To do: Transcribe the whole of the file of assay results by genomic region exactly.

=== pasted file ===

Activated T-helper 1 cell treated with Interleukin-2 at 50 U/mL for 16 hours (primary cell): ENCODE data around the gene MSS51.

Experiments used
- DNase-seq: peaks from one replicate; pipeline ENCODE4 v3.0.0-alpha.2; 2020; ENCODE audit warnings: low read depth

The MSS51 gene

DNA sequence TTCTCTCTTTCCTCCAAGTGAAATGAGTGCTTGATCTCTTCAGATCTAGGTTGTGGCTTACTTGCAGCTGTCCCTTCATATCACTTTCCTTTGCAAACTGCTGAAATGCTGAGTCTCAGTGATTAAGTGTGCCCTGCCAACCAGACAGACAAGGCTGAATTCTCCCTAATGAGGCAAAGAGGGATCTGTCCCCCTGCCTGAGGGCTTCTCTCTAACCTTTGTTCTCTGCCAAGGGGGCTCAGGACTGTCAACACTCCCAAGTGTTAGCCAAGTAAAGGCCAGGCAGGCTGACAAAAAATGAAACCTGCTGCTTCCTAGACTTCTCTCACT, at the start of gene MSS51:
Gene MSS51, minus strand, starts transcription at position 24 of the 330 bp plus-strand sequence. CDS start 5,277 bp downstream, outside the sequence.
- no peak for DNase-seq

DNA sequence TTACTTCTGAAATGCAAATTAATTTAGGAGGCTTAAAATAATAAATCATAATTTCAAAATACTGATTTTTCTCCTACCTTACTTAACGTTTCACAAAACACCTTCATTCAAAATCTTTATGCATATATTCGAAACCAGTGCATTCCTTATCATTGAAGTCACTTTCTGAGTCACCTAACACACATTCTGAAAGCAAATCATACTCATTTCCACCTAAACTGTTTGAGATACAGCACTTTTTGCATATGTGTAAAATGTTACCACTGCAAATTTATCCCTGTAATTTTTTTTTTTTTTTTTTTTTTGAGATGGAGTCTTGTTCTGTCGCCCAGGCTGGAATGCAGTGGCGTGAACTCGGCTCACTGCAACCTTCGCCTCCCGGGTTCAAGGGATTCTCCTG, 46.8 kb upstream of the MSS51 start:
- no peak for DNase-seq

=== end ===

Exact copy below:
Activated T-helper 1 cell treated with Interleukin-2 at 50 U/mL for 16 hours (primary cell): ENCODE data around the gene MSS51.

Experiments used
- DNase-seq: peaks from one replicate; pipeline ENCODE4 v3.0.0-alpha.2; 2020; ENCODE audit warnings: low read depth

The MSS51 gene

DNA sequence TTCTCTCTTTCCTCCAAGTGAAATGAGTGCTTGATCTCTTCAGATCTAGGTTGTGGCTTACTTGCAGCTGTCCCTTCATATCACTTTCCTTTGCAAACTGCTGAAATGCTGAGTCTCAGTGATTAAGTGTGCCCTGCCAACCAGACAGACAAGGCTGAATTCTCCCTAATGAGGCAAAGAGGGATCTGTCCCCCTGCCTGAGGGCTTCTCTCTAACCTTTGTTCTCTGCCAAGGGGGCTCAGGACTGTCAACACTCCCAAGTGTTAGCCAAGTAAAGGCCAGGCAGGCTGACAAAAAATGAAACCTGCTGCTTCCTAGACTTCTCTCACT, at the start of gene MSS51:
Gene MSS51, minus strand, starts transcription at position 24 of the 330 bp plus-strand sequence. CDS start 5,277 bp downstream, outside the sequence.
- no peak for DNase-seq

DNA sequence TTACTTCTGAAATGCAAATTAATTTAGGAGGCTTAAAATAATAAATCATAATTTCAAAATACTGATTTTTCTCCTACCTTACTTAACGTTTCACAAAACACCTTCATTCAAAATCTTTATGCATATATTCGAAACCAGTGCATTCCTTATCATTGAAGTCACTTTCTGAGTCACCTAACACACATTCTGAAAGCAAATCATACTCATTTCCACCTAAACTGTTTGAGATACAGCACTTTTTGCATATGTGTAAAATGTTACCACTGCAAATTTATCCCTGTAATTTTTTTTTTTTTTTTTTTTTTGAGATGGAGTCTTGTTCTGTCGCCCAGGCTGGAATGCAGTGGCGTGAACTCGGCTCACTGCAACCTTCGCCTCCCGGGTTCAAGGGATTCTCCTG, 46.8 kb upstream of the MSS51 start:
- no peak for DNase-seq